I’ve always been an animal lover, but dogs in particular are pretty much my number one favorite thing on the planet. I’m OBSESSED. These days, if you were to look through the photos on my phone, it would take you way too much time to find the small handful containing human subjects. They’re not even all my dogs, as I’ve been known to whip out my phone whenever I see a particularly photogenic pooch around town. But before smart phones with high-quality cameras, I went through a phase wherein I would feed my obsession by picking up every book that I could find that had a dog on the cover. I mean, both books and dogs in one go?! Nerdy, middle school me definitely thought this was the peak of efficiency.
I’m not sure exactly what I was expecting from these books — maybe just happy stories about happy dogs and their happy humans — but I was definitely in for some surprises. Of course, there’s the old “the dog dies at the end” lesson we all learned from classics like Old Yeller, and a pretty large majority of memoirs about dogs end this way as well (or it is at least implied). What really caught me by surprise, though, were some of the creative ways in which dogs were used in these stories. (Because I never read the back blurbs on these books, I went into all of them completely blind. I mean, twelve-year-old logic — the cover was more than enough to convince me.) There was a book with a talking dog (Walking in Circles Before Lying Down by Merrill Markoe), a book told from a dog’s point of view (The Art of Racing in the Rain by Garth Stein), and a book featuring a dog as the sole witness to a woman’s mysterious death (The Dogs of Babel by Carolyn Parkhurst).
Besides all the interesting — and surprisingly varied — stories I encountered, I also ran into a few bumps on my bizarre journey. First, it became a pet peeve of mine when the dog on the cover didn’t perfectly match the description of the dog in the book. Like I said, I’m obsessed with dogs, which means that I had a pile of guides to differentiating different dog breeds. Think bird-watching guides, but with dogs. Because of this, I was a self-proclaimed child expert at identifying dogs. Any inconsistency in various canine features that an average reader wouldn’t even notice (assuming they paid much attention to the cover at all) would jump out at me like a sore thumb, and I’d lament the publishing industry’s lack of expertise like a little dipshit (honestly, the takeaway of a lot of my childhood stories is that I was a little dipshit, but that’s for another day).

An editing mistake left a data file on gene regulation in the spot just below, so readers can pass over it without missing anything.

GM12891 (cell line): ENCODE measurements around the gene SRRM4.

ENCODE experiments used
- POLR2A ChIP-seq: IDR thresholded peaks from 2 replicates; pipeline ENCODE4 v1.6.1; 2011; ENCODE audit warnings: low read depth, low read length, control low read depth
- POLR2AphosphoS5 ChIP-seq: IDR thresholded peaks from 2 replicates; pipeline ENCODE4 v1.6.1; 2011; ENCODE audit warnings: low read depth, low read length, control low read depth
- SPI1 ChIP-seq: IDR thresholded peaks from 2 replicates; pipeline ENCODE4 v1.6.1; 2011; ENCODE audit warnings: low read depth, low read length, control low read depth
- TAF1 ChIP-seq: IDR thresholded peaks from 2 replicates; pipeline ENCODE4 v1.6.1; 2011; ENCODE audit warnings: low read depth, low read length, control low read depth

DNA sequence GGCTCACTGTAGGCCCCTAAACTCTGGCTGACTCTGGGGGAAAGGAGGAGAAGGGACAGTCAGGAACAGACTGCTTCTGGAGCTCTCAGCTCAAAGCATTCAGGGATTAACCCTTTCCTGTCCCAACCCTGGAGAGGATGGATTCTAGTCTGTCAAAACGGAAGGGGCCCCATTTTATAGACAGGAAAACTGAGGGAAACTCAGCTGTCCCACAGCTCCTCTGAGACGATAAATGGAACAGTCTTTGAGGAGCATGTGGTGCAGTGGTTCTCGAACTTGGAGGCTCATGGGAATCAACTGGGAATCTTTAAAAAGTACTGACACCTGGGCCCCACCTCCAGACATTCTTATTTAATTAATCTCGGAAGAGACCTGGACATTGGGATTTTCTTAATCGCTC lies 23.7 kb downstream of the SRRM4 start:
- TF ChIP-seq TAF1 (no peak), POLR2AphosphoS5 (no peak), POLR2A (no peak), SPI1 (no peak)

The other bump I ran into a handful of times was the small category of books that feature dogs on the cover, but are not actually about dogs. For instance, I read the The Curious Incident of the Dog in the Night-Time by Mark Haddon when I was in the sixth grade and was shocked to discover that the only dog was the dead one discovered in the beginning that acts as the main catalyst for the story (although the fact that the dog is upside down on the cover should have been some clue). It’s a great book, as I discovered upon reevaluating it later in life, but at the time it was a bit of a shock. However, at least the dog was an important feature in the book, despite how little it appeared and the fact that it was just a corpse. Later on, I ran into a few books that featured no dogs, period. I’m sure you can imagine my little dipshit dismay.
Reading only books that had dogs on the covers was a very random and seemingly unnecessary quirk I had for a couple years. But it turned out to be a really interesting reading experience, and I got a lot more out of it than I could have initially imagined. I read books from various genres, books I never would have picked up otherwise, and also some books I was way too young for. It doesn’t really matter how you do it, but exposing yourself to a wide variety of books by all kinds of different people is extremely important in developing, not just as a reader, but as a person in general. Even through what started as a pretty shallow endeavor, I learned that appearances don’t tell the whole story and that unexpected doesn’t necessarily equal bad. If you ask me, that’s a pretty deep lesson to learn from a bunch of dog covers.